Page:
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Hemp Nears Finalization As Legitimate - And Legal - Domestic Crop

Oregon State University researchers planting hemp seeds at the OSU North Willamette Research and Extension Center in Aurora, Oregon.
Oregon State University researchers planting hemp seeds at the OSU North Willamette Research and Extension Center in Aurora, Oregon.

Hemp proponents are pleased that the USDA has formally announced the creation of a national hemp production program. A requirement of the 2018 Farm Bill, it will provide regulation of all U.S. hemp production.

Oregon State University researchers planting hemp seeds at the OSU North Willamette Research and Extension Center in Aurora, Oregon.
Oregon State University researchers planting hemp seeds at the OSU North Willamette Research and Extension Center in Aurora, Oregon.

Among those applauding the news is Oregon Democratic Senator Ron Wyden.  He says he’s long sought to get hemp established as a domestic crop.

U.S. Senator Ron Wyden (D-OR) at KLCC, July 2019.
U.S. Senator Ron Wyden (D-OR) at KLCC, July 2019.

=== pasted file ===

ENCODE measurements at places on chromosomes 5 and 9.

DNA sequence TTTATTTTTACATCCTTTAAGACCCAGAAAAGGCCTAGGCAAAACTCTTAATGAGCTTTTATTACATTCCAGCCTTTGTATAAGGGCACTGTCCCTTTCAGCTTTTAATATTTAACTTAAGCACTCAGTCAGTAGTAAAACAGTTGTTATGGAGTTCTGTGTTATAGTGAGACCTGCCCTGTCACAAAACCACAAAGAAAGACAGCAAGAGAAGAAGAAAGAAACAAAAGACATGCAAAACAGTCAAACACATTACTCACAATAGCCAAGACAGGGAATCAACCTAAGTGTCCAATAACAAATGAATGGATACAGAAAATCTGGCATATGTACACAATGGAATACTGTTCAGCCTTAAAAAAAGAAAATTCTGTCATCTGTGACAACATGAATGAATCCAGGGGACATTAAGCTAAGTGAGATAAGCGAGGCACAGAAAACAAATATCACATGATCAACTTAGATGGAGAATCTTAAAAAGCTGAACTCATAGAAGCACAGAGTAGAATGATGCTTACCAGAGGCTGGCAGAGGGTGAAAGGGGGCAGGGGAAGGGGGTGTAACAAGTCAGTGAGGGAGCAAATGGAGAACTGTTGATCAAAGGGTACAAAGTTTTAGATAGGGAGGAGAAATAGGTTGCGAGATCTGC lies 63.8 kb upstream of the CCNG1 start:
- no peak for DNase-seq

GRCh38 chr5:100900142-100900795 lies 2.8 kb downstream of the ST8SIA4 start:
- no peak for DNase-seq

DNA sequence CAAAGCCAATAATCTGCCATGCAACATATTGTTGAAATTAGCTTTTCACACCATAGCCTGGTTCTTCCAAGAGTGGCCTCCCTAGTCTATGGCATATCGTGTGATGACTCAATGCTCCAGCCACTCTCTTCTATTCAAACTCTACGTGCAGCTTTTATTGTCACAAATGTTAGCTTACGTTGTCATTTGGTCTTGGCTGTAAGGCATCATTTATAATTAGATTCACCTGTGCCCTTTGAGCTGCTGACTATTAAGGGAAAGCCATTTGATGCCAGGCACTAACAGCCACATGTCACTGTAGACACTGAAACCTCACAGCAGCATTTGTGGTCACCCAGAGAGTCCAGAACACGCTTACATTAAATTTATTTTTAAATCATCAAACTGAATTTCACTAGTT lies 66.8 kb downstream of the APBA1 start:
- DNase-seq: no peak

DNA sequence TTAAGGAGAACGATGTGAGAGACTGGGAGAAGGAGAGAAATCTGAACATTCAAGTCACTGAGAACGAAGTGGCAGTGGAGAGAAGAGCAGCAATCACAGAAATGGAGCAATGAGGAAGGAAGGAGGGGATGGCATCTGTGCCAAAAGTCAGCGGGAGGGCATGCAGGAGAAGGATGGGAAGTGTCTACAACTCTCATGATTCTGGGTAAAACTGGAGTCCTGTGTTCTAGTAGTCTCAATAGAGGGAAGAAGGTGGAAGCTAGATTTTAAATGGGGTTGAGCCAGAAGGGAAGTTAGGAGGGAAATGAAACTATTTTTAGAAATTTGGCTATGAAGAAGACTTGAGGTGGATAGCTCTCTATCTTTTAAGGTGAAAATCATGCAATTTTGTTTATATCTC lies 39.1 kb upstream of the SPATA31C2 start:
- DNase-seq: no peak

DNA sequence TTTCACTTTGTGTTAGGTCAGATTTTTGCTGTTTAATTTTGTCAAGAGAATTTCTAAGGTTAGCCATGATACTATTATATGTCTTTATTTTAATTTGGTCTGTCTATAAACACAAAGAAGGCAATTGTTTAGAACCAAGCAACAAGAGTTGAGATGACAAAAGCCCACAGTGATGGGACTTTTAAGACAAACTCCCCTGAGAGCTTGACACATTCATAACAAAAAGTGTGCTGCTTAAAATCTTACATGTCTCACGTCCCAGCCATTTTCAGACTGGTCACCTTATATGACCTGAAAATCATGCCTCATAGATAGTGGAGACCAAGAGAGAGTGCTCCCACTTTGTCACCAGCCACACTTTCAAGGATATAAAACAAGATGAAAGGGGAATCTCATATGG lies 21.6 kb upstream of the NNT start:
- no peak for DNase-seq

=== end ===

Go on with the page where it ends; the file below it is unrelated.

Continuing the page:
“Congress passed my bipartisan Farming Act and now federal regulations have to be updated to reflect hemp’s legal status," says Wyden.  "The release of the interim rule by the Agricultural Department is an important first step to ending uncertainty for Oregon farmers.”

The interim final rule formalizing the program will be published in the Federal Register later this week, followed by a 60-day public comment period.

Once rules are finalized, hemp can be legally grown under federally-approved plans, and make hemp producers eligible for a number of agricultural programs.  Regulations will also determine where hemp can be grown, define THC testing standards, and outline how crops failing to meet federal standards can be disposed.

Copyright 2019, KLCC.

Copyright 2019 KLCC